Round Mt Taranaki 2007

Last November I entered the Wattyle Lake Taupo Cycle Challenge and completed the ride in approximately 11 and a half hours. I told myself then that the round the mountain was compulsory since finishing the 100 mile ride was so rewarding, and Mount Taranaki is something I love most about my home.

On Saturday the 27th of January I entered the Dutch Mill Taranaki Cycle Challenge, 150km around the Mountain.

3 weeks prior to the race I did lots of off road riding when Tony Melton visited New Plymouth. The next week I was supposed to train but I mostly slacked and my biggest ride was up to North Egmont where I cleaned up the broken glass from the smash and grab in which Tony’s bag got stolen the week before. On Thursday the 25th (two days before the race) I got a Bowen treatment from Martin at Kowhai Clinic. I’m not sure all the details but it is supposed to make athletes perform better making lactic acid drain better or something. I looked it up:

On Friday I put the 700c x 28mm tire on that Peter Bier gave me (and I rode around Lake Taupo on it) but this time I decided to try 5 more psi than the recommended minimum and inflated it to 120psi. A few minutes later the tire started to make a noise and I took a few steps away from it before it folded off the rim and exploded with a huge blowout. I put on an old tire and tube and rode to my friends house to get last minute sponsorship. Reuben from sponsored me- his business specialises in modifying Xboxes and Playstations. I had a slow flat tire from the old innertube that I didn’t fix, so by the time I got home and fixed it and prepared for the race and went to bed it was 3am. It was my intention to wake up at ten to five, and ride into town by 6, but I woke at 6:20am and got my flatmate to drive me to the start by 7am. I think Bruce (who entered the race on a Coker) was intending to start at 5am but I’m not sure exactly what time he left.

I took off at 7.02am, glad of the extra sleep, wearing Camo pants with pre-worn holes in the legs. I had my MP3 player (with speakers) sewn onto my bag for sounds along the way- Joe Satriani can be quite inspirational for pedalling fast. The Elite riders left at 7:30am and they came swooping past me sometime before Oakura- I remember a breeze following their pack, the whirring of chains/gears and a handful of encouraging comments directed at me. The view of the Mountain was awesome- the weather was fine! At Okato the people cheered as I stopped to drink water- they chanted as I skulled it (I had my trusty 1.5l plastic soft drink bottle rather than the standard camelpack). I swore as one side of my broken zip came off putting the bottle away- leaving me to rely on four safety pins and one broken zipper to hold my bag together. I rode off one footed to the amazement of the crowd.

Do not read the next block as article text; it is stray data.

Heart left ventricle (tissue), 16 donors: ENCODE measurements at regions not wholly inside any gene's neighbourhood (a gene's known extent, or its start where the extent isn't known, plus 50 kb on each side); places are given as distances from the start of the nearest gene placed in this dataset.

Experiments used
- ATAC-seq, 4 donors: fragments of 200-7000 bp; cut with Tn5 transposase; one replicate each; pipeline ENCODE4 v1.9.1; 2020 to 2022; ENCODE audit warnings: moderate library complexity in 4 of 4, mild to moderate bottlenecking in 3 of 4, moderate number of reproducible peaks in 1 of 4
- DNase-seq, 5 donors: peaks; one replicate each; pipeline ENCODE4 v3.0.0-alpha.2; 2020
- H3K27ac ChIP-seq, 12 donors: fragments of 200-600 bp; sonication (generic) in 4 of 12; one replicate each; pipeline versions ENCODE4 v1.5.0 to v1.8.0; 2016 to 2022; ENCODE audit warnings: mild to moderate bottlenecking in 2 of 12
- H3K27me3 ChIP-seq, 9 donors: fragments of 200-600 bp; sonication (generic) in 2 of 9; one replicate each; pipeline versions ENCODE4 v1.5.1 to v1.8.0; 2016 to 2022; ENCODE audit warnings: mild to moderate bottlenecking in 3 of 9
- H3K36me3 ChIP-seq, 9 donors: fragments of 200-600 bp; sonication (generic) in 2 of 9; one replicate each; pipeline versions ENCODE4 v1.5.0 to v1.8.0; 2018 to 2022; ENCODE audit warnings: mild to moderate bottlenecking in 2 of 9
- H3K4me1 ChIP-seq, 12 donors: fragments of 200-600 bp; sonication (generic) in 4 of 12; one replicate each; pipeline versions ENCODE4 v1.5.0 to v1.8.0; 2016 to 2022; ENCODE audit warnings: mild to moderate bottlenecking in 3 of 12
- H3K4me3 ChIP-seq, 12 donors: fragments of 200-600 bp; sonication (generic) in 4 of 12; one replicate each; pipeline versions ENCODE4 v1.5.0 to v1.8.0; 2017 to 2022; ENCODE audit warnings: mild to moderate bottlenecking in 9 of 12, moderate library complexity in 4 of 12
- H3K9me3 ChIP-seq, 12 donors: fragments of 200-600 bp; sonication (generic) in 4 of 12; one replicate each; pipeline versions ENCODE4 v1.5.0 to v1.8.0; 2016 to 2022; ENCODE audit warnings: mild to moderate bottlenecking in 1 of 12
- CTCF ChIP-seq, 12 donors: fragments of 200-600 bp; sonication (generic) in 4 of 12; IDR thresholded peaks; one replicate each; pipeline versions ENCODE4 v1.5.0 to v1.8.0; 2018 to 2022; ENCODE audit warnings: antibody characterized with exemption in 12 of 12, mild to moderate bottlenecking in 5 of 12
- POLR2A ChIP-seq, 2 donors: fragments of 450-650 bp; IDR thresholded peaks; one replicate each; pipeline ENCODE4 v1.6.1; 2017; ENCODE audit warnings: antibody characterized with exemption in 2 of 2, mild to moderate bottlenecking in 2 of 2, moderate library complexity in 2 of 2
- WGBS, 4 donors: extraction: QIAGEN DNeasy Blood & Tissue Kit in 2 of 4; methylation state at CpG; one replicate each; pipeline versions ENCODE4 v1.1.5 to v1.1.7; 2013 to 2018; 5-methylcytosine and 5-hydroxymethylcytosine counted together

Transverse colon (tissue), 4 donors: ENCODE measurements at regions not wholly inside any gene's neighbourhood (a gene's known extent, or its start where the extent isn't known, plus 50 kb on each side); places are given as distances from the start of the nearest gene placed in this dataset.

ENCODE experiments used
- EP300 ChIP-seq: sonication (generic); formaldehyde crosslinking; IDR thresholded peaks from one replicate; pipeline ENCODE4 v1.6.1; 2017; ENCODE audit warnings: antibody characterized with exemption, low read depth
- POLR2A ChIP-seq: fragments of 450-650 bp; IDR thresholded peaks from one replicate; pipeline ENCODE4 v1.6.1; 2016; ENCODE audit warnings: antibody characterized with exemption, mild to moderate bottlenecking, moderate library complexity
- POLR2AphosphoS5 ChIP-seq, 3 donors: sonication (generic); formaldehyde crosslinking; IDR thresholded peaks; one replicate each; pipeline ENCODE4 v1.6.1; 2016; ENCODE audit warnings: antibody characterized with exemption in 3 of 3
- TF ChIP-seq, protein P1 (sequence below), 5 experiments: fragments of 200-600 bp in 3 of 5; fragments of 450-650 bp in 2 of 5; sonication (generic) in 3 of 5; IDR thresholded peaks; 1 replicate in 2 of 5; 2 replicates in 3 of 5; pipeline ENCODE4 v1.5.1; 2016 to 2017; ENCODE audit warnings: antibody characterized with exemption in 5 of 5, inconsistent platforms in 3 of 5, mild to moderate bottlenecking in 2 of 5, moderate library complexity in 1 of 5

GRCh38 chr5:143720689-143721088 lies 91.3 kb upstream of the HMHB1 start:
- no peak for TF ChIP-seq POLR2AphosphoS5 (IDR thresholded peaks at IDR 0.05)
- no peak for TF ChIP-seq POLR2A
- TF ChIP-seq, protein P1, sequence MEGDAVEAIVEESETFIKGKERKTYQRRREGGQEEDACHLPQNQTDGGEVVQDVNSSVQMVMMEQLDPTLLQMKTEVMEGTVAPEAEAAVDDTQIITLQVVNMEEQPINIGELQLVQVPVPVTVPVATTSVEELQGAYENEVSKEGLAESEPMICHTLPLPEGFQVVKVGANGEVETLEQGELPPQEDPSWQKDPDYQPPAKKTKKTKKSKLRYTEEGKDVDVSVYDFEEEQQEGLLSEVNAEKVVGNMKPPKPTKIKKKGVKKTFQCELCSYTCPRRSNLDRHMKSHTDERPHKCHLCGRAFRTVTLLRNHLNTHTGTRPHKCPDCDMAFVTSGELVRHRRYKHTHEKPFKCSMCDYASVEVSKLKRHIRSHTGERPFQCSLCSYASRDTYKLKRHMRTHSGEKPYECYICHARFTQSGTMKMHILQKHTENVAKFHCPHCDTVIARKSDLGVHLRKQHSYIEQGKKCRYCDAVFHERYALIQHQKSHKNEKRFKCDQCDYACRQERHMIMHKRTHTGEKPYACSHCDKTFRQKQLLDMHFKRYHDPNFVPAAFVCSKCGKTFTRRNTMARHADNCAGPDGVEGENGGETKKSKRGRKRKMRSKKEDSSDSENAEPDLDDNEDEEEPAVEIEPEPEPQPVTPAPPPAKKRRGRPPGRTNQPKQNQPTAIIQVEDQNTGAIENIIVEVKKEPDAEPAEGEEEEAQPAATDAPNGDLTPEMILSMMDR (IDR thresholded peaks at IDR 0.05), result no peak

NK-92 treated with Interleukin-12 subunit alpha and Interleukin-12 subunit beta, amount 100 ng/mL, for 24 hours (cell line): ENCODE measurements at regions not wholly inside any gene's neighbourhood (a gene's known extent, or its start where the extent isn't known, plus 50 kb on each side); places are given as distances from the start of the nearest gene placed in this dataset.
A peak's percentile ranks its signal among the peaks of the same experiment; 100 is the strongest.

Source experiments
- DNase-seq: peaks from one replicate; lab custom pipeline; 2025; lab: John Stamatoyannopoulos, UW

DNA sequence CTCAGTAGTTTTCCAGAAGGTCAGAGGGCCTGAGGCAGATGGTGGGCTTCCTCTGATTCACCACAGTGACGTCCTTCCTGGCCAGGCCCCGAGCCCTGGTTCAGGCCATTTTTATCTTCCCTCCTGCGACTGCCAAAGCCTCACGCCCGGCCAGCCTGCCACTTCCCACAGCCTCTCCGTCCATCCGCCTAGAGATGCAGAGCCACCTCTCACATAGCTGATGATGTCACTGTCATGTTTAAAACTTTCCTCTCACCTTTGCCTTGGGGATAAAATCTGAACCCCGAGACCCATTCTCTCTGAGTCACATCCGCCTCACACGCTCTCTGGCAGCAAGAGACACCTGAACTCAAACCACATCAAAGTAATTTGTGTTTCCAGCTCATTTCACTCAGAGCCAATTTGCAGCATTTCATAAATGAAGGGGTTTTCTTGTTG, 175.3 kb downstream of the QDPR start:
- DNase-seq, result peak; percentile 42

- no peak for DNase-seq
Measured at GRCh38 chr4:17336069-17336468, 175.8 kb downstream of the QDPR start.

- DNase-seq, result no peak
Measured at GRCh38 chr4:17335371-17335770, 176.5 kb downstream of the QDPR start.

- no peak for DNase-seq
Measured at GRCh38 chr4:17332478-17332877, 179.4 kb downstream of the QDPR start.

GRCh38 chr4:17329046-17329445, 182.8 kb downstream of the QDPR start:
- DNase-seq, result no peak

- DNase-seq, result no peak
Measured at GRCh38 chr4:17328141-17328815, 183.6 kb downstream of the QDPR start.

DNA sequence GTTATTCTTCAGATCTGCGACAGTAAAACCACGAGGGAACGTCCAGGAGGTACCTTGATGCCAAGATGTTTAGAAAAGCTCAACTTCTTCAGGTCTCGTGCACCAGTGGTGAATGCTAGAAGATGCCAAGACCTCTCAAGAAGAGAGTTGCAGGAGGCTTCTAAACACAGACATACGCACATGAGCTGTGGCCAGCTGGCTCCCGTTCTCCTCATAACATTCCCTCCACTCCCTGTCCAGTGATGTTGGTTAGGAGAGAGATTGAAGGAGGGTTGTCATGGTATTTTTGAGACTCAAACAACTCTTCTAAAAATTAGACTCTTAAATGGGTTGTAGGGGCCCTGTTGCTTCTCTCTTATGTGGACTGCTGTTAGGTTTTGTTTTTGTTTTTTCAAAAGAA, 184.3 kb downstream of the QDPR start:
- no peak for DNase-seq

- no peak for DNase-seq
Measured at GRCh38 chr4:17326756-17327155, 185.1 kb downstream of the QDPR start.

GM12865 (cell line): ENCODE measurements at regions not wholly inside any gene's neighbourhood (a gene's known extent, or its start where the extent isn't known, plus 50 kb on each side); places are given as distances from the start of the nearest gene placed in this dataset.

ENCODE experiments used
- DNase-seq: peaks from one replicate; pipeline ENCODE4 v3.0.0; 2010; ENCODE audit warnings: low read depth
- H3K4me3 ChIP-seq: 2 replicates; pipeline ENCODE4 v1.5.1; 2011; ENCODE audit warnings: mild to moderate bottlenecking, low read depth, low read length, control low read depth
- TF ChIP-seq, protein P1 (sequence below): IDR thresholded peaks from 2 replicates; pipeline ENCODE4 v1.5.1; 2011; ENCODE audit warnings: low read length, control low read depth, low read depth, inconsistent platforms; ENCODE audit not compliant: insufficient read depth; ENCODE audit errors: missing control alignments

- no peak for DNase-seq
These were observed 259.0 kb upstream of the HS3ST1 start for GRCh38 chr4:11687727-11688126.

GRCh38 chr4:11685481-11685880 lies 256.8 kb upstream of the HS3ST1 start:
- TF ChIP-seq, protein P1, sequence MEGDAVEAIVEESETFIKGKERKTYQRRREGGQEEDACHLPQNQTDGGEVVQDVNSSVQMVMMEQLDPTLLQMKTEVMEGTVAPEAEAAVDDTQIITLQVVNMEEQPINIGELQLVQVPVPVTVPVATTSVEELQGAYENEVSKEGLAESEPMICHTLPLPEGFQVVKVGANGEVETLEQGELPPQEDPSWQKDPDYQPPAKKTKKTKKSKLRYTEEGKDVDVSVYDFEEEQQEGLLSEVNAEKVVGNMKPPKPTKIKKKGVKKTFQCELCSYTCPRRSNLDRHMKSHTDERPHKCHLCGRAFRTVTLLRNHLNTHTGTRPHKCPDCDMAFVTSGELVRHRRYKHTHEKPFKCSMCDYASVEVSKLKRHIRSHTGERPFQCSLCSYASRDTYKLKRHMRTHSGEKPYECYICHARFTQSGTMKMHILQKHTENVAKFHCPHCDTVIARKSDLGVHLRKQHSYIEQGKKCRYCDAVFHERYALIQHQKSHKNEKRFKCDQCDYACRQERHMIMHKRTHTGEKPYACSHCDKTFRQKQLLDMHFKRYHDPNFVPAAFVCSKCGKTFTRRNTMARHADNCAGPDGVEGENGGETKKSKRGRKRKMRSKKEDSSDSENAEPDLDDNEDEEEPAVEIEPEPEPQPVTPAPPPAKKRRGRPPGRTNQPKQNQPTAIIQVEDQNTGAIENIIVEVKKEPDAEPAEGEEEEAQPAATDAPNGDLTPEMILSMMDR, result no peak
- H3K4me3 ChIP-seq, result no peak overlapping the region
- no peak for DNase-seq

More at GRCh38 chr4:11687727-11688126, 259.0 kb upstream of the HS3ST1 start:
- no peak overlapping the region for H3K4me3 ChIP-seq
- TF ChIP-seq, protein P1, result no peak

I found the course to be relatively flat compared to the Lake Taupo race- and I made quite good time over the first 50km to Opunake. I caught up with Bruce at Opunake and stopped for a bit to chat, drink, and smoke, but that was the last I saw of Bruce because I rode off before him. I should have stuck around to ride with him for a bit but I felt compelled to set the best time I could while still enjoying myself.

The skin started wearing off from my inner thigh areas (that is a good reason to wear non-holey trousers when racing) and the discomfort started setting in. I persevered and kept my wheel spinning. The comments from bike riders would always give me motivation- “You’re my hero”, “You’re amazing”, “Unreal” and “You deserve a medal” were some of the most popular remarks. A few people commented on my “Cool sounds” or “Good riding music”.

I noticed the lack of rubbish compared to Lake Taupo- but that was a much bigger event so the rubbish was relative. Among the strange things by the side of the road that I remembered were a rubber mallet, a plastic gun, rubber gloves- and a lot of other non-cycle related crap- heaps of old CDs (I wondered if any of them were Tony’s- stolen from his CD wallet and ditched by the side of the road). I passed the half way point (Te Kiri) without even realising.

Time started dragging on and I just wanted to reach Stratford- since that is a place I had ridden to before. I was a bit disappointed to only reach Eltham but the next leg was very short so I kept going with the thought of Stratford being 2/3 of the way there. Along the way a bike rider seemed to recognise me and stopped to chat. It turned out she met me when I rode to Stratford in my training for Taupo. She had a flat tire (back then) and I stopped and talked to her and offered help which she didn’t need. After she said where we met I remembered her and it was kinda cool cos we had our training ride in common even though our vehicles were so different. I stopped in Stratford for another well deserved smoke break, and calculated that I was in good time for finishing before prize giving.